Purim in the United Kingdom
Many Jewish communities in the United Kingdom mark Purim as the date to remember the Jewish people’s deliverance from a royal death decree around the fourth century BCE, as told in the Book of Esther. It's usually celebrated on the 14th day of the month of Adar in the Jewish calendar, which is in February or March in the Gregorian calendar.
What Do People Do?
Many Jewish people in the United Kingdom listen to the Megilla (or Megillah) during Purim. Graggers, which are Purim noisemakers, are used to drown out the name of the villain Haman when the story of Esther is read, particularly to children, at synagogues.
Synagogues are often crowded during Purim. Many people wear their best clothes while others dress up in colorful costumes and masks. Children in particular enjoy dressing up as the characters found in the Book of Esther. Purim gift baskets are exchanged on this occasion. Many Jewish people also donate to charity around this time of the year.
Purim is not a public holiday in the United Kingdom. It is not subject to business or work restrictions, unlike some other Jewish holidays. However, some sources say that Jewish people still need to respect Purim when it concerns their business activities.
Jewish settlement in England can be traced as far back as the time of the Norman Conquest in 1066. The Jewish community outnumbered the Spanish and Portuguese communities in England by the 18th century. They built large synagogues and their wealth and status was varied. Some prosperous families commissioned coats-of-arms and used them on their possessions.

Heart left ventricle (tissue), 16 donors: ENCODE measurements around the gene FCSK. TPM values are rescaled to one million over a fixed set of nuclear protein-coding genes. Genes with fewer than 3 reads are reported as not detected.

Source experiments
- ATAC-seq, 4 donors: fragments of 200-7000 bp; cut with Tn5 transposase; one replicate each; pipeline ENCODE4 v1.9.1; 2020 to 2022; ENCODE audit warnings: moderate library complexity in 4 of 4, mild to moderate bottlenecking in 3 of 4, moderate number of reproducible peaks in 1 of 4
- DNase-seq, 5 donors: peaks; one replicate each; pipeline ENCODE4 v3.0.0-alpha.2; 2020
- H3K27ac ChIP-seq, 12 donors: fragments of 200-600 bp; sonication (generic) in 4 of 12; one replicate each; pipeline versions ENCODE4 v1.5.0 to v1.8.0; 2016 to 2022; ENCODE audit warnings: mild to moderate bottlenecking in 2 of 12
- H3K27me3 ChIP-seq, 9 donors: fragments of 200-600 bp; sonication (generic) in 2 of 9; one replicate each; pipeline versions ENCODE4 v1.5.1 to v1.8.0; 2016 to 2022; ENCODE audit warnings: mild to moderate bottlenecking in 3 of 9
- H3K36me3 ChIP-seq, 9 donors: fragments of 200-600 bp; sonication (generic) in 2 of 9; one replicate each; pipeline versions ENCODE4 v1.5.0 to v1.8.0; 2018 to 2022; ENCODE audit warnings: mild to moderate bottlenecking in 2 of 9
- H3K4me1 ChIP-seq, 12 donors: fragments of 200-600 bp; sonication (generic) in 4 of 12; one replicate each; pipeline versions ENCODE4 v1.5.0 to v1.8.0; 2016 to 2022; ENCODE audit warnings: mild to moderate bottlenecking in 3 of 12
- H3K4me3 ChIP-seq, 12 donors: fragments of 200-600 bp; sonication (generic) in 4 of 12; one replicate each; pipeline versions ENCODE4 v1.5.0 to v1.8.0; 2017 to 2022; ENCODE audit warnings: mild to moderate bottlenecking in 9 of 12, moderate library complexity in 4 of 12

Many Jewish families in Eastern Europe moved to England to escape persecution and hardship between 1881 and 1914. About 150,000 Jewish people settled in England, with large numbers staying at London's East End during that time. England continued to receive Jewish immigrants escaping persecution around the time of World War II (1939-1945).
Jewish people comprise a rich cultural mix in the United Kingdom today, where festivals such as Purim are celebrated. Purim commemorates the time when the Jewish people living in Persia were saved from extermination by the courage of a Jewish woman called Esther.
About Purim in other countriesRead more about Purim.
Purim ObservancesNote: Jewish holidays begin at sundown the day before the date specified for the holiday.
|Weekday||Date||Year||Name||Holiday Type||Where It is Observed|
|Sun||Feb 28||2010||Purim||Jewish holiday|
|Sun||Mar 20||2011||Purim||Jewish holiday|
|Thu||Mar 8||2012||Purim||Jewish holiday|
|Sun||Feb 24||2013||Purim||Jewish holiday|
|Sun||Mar 16||2014||Purim||Jewish holiday|
|Thu||Mar 5||2015||Purim||Jewish holiday|
|Thu||Mar 24||2016||Purim||Jewish holiday|
|Sun||Mar 12||2017||Purim||Jewish holiday|
|Thu||Mar 1||2018||Purim||Jewish holiday|
|Thu||Mar 21||2019||Purim||Jewish holiday|
|Tue||Mar 10||2020||Purim||Jewish holiday|
Quick FactsPurim commemorates a time when Jewish people were saved from death around the fourth century BCE, according to the Book of Esther.
Purim 2018Thursday, March 1, 2018
Purim 2019Thursday, March 21, 2019
Note: Jewish holidays begin at sundown the day before the date specified for the holiday.
Other holidays in March 2018 in the United Kingdom
- St. David's Day – Thursday, March 1, 2018
- Holi – Friday, March 2, 2018
- Mothering Sunday – Sunday, March 11, 2018
- St Patrick's Day – Saturday, March 17, 2018
- St Patrick's Day – Monday, March 19, 2018
- Palm Sunday – Sunday, March 25, 2018
- Maundy Thursday – Thursday, March 29, 2018
- Good Friday – Friday, March 30, 2018
- Holy Saturday – Saturday, March 31, 2018